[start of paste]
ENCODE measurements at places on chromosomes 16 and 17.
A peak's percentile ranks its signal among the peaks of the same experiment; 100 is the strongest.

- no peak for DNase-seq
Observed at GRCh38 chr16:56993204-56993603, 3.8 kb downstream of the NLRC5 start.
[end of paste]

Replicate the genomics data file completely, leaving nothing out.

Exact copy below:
ENCODE measurements at places on chromosomes 16 and 17.
A peak's percentile ranks its signal among the peaks of the same experiment; 100 is the strongest.

- no peak for DNase-seq
Observed at GRCh38 chr16:56993204-56993603, 3.8 kb downstream of the NLRC5 start.